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The Learning Review -- Looking up the River

Posted by Ivan Pupulidy on Thursday January 19th, 2017

A small village on the shore of a mighty river was home to a tribe of caring people. They looked to the river for life and the river returned many gifts. There was one thing that troubled the people of the village. Every so often a person would be found floating in the river having fallen in upstream. Sometimes the river carried people who were alive and who called out for help. The villagers began to mount rescue efforts and sometimes they were successful. The leaders of the village began to invest in ways to improve recovery efforts. Soon a profession arose in the village that was dedicated to river safety and more and more people were saved as they drifted by. Despite these efforts, some people slipped by only to drown within sight of the villagers. More time and resources were dedicated to the problem, and infrastructure was built to track the number of saves and the number of misses. Technical progress was made that improved the success rates and the trends were posted so all the villagers could see the improvement. At first, the statistics made the people of village happy; however, after at time, the success rate began to plateau.

Scratching their heads and looking directly at the problem, the villagers could not find a way to improve beyond what they had done. Then a new comer to the village, who had watched what was going on and understood the history, asked a simple question, “Why don't you go upstream and explore why so many people are falling into the river?”

For decades we have acted like the villagers, seeing the problem and looking for solutions where only mitigations could be found. We have done this with accident investigation and we have created a robust system of detecting holes in our Swiss cheese and plugging them. In my organization, it seems, we have reached a point of diminishing return and our accident rates have gone largely unchanged. We have gone up stream, thanks to the work of Sidney Dekker, Edgar Schein, Karl Weick and Reuben McDaniel (to name a few). These trail blazers have opened a path that asks us to explore. To move away from the actor and to understand actions in the context of the organization, culture, goal conflicts and environmental conditions. This has moved us to understand the importance of the network of influences that surround any human activity and to begin to explore what is happening up river – a shift in focus from investigating, to learning from events.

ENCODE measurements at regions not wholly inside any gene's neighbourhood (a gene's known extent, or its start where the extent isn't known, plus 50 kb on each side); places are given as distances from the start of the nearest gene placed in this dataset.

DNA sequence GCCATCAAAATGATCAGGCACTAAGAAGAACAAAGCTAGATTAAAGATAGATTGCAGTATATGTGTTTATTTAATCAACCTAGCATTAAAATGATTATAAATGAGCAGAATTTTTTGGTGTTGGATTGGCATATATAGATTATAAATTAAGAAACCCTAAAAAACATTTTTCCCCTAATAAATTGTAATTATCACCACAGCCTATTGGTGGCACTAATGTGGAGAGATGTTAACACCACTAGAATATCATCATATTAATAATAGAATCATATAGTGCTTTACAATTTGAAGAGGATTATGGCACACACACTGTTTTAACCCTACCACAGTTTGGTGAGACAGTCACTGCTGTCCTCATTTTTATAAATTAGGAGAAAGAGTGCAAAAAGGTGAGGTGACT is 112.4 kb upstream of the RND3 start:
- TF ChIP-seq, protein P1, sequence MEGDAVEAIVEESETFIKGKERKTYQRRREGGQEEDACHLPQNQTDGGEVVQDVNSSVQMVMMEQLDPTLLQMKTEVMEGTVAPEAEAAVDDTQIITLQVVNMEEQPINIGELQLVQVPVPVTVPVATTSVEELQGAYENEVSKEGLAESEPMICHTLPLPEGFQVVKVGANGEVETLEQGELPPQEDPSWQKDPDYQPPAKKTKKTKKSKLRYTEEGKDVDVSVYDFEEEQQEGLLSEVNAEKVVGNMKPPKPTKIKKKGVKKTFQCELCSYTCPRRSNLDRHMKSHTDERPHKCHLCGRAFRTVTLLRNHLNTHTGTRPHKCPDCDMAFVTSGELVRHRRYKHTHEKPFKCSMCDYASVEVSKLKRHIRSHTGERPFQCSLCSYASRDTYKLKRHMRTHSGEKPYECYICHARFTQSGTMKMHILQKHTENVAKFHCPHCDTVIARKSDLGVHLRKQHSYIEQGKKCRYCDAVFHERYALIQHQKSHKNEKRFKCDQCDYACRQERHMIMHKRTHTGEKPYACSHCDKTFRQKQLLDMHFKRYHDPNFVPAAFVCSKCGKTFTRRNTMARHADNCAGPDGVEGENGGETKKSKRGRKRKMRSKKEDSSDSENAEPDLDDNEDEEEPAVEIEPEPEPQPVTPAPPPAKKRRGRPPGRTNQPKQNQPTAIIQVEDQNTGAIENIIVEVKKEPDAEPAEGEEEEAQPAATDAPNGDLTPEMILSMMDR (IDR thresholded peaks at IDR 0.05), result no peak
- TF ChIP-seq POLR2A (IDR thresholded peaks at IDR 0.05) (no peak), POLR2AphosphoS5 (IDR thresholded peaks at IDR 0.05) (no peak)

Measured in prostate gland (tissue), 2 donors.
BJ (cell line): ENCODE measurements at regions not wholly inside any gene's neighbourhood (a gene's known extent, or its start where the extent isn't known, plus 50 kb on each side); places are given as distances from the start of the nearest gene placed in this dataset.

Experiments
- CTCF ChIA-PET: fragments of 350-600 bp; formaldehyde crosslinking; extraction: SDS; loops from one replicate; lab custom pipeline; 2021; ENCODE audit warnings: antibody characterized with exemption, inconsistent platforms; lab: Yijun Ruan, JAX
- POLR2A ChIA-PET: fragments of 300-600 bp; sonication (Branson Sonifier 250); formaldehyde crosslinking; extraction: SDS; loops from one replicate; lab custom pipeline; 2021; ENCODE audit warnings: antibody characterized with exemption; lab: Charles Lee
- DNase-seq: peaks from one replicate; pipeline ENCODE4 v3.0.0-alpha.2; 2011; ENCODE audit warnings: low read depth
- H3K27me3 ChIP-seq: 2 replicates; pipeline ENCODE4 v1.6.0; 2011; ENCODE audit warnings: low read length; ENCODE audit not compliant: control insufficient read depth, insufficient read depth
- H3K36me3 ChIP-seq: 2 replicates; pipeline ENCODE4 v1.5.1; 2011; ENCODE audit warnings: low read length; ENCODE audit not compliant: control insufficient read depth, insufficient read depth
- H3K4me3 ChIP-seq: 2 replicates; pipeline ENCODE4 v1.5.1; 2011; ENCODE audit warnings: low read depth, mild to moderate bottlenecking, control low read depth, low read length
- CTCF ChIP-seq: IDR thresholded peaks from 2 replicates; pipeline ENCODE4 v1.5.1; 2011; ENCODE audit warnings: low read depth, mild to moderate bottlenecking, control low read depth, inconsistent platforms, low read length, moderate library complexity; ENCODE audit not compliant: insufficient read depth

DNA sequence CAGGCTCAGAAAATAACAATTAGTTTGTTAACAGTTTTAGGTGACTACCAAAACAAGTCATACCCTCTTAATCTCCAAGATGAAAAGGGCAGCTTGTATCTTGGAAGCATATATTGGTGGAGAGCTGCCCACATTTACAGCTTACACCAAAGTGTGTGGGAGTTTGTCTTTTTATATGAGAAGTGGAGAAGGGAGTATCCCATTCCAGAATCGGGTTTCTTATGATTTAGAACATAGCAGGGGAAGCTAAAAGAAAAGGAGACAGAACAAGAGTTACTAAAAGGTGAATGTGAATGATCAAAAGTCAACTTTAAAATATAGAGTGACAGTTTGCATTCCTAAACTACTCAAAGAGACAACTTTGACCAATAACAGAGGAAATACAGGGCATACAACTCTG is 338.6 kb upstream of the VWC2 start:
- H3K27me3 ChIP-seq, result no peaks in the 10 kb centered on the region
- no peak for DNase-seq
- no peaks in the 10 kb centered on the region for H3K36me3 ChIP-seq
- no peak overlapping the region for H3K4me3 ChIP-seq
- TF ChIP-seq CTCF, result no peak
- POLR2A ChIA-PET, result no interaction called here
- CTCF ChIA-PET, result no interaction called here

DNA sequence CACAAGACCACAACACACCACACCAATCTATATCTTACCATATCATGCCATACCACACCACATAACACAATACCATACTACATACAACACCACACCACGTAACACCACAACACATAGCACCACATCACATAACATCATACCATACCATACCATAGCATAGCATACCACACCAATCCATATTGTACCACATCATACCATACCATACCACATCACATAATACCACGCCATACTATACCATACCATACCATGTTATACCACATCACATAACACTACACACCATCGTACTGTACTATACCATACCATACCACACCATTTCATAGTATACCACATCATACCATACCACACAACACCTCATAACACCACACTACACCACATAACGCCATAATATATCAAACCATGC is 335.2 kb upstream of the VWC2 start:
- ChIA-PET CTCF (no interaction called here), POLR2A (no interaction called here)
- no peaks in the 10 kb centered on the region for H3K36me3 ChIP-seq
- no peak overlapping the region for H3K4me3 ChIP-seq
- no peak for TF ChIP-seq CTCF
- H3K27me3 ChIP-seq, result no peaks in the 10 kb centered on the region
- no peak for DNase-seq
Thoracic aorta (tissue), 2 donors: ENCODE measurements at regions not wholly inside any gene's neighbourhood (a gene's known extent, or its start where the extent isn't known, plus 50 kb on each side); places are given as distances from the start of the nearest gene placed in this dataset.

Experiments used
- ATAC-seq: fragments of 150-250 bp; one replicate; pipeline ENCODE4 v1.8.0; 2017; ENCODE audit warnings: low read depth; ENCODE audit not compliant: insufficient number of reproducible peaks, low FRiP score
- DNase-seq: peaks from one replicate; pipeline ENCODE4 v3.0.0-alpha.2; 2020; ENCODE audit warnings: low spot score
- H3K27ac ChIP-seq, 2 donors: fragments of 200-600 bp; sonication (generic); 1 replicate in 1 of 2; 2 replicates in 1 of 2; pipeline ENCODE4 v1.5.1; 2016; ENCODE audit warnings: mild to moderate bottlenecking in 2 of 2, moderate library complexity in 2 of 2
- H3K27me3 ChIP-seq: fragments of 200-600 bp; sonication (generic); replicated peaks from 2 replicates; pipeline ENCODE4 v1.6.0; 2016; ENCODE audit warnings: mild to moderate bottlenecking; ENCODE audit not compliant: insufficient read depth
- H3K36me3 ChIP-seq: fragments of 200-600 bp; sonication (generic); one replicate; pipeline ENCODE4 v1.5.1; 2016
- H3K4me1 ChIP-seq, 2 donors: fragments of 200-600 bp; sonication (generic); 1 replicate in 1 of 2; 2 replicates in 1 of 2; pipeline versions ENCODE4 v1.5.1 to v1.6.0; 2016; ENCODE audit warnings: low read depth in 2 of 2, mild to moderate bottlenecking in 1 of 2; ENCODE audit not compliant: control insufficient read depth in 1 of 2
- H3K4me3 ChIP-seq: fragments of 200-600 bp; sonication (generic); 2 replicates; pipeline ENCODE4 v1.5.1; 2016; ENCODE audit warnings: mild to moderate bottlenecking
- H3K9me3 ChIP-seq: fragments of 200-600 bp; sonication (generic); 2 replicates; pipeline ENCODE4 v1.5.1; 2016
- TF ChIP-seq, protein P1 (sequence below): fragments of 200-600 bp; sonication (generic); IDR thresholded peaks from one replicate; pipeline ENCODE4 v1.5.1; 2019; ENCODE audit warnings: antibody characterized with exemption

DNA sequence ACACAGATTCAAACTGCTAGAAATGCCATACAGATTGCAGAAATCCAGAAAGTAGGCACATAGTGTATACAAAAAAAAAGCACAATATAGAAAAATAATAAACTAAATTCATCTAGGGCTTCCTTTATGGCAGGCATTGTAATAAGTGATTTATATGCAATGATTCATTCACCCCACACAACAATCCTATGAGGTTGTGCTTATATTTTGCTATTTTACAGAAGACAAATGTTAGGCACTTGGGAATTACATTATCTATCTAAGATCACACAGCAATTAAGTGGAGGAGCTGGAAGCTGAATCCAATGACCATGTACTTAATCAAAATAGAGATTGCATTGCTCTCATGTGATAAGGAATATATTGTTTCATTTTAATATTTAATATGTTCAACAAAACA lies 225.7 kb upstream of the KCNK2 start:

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Ivan Pupulidy applies dynamic perspectives to complex systems and high-risk environments, such as wildland firefighting, aviation, military and medicine. His approach to human factors includes the social aspects of human interaction and sensemaking, which are essential components of a learning organization. As a U.S. Forest Service Director, Ivan replaced the traditional accident investigation model with the Learning Review, which embraces complex events by looking at conditions and networks of influence; this approach helps organizations develop learning and cultural change.  

Ivan’s ability to integrate academic research with real world application comes from his varied life experiences, which have included work as a mine geologist, exploration geophysicist, and a U.S. Coast Guard pilot for rescue and law enforcement missions. Ivan served in the U.S. Air Guard and Air Force Reserves, where he flew the C-130 Hercules, including missions as a MAFFS tanker pilot on wildland fires. He also served on active military operations for combat and humanitarian support in Iraq, Afghanistan and Central Africa.

Ivan earned a Master’s of Science degree in Human Factors and Systems Safety at Lund University, Sweden, under Professor Sidney Dekker. He completed his PhD in Social Science at Tilburg University, Netherlands, under Professor Kenneth Gergen.

Ivan is an international consultant and organizational coach who focuses on topics related to human factors, the “New View” of human error, real-time risk perspectives, holistic safety, learning from events, organizational dialogue, development of high-leverage learning products, and the connection between resilience & high reliability organizing.

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